Cycling numbers in Britain declining despite lockdown easing and increased cycling infrastructure


Cycling numbers are declining after an initial spike during mid-coronavirus lockdown, according to latest government figures.


Despite greater measures and restrictions placed on motorists, car usage as a mode of transport has steadily increased over the last three months. In contrast, as lockdown eases and more people return to work or travel to visit friends and family, the cycling boom has started to pull on the brakes.

The London Mayor, Sadiq Khan, initially said there could be a “ten-fold” increase in the number of cycling journeys being made daily. As a result, the Mayor and transport regulators Transport of London (TfL) have, like other local authorities throughout the UK, embarked on schemes to transform road surface transport in favour of cyclists and pedestrians.


In 2018 only 2% of all journeys were made using a pedal bike. Latest data released by the Department of Transport (DfT) shows current usage trends dropping when compared to journeys made on similar days in 2019. In the week commencing 24 August, three of the seven days recorded lower bike usage than in the same week of 2019.

Graph: Figures are percentages of an equivalent day or week (DfT data)

Whilst people move back towards traditional transport options available to them before the pandemic hit, the Government and local authorities have pushed on with plans to focus on the cycling and walking infrastructure.


In the new plans, the Prime Minister aims to set out a comprehensive, long term vision to increase active travel and embed the benefits of walking and cycling into how communities all over England live, work and get around.


Prime Minister Boris Johnson said: “From helping people get fit and healthy and lowering their risk of illness, to improving air quality and cutting congestion, cycling and walking have a huge role to play in tackling some of the biggest health and environmental challenges that we face.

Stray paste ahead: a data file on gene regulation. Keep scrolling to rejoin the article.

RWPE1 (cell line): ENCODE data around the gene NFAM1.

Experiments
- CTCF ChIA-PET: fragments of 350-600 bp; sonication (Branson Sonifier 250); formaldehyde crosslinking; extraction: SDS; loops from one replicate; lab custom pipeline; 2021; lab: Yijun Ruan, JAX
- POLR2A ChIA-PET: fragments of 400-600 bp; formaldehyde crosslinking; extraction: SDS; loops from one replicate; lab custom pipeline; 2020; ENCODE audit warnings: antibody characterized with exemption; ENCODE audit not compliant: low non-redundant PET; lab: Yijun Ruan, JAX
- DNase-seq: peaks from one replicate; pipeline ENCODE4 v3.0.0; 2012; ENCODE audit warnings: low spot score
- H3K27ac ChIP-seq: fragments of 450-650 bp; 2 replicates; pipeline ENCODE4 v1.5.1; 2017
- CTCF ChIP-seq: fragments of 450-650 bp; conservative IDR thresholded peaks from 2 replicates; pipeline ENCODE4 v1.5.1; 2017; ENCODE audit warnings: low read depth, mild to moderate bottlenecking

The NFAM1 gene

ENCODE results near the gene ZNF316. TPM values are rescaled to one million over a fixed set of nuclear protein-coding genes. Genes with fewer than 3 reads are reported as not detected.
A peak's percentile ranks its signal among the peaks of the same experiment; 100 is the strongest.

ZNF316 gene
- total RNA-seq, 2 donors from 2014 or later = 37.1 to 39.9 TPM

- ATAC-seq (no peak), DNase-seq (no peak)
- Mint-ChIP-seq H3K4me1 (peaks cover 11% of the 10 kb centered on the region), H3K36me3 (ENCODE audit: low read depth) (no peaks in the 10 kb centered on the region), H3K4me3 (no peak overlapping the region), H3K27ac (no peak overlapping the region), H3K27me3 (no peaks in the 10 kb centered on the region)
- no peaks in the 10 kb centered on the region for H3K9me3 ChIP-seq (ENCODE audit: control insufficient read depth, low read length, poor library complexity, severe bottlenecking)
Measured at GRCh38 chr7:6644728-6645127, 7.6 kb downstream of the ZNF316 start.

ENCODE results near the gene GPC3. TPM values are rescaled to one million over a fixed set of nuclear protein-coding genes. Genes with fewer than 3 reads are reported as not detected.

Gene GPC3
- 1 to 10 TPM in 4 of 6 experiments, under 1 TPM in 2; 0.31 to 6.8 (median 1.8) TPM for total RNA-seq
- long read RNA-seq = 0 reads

“But to build a healthier, more active nation, we need the right infrastructure, training and support in place to give people the confidence to travel on two wheels.


“That’s why now is the time to shift gears and press ahead with our biggest and boldest plans yet to boost active travel – so that everyone can feel the transformative benefits of cycling.”


As part of those plans, the Government have committed £2billion of ‘new’ money announced earlier this year to walking and cycling projects.


However, Howard Cox of the public affairs team at FairFuelUK Campaign was quick to voice his concerns, saying: "In his latest craving to make us all thin and healthy, our Prime Minister is happy to make our towns and cities no go zones for the internal combustion engine. Favouring only 3% of road users in the UK, Boris is to betray the world’s already highest taxed motorists, van drivers and truckers to put in place virtual signalling urban no driving areas, to be replaced with taxpayers financed cycleways, that the massive majority will not use.


“This Government's ignorance will decimate businesses and the economies of our major towns and cities and is a naive knee jerk response to those emotive driven, well financed, so called environmental groups based in the London bubble. FairFuelUK will fight this strategy tooth and nail."

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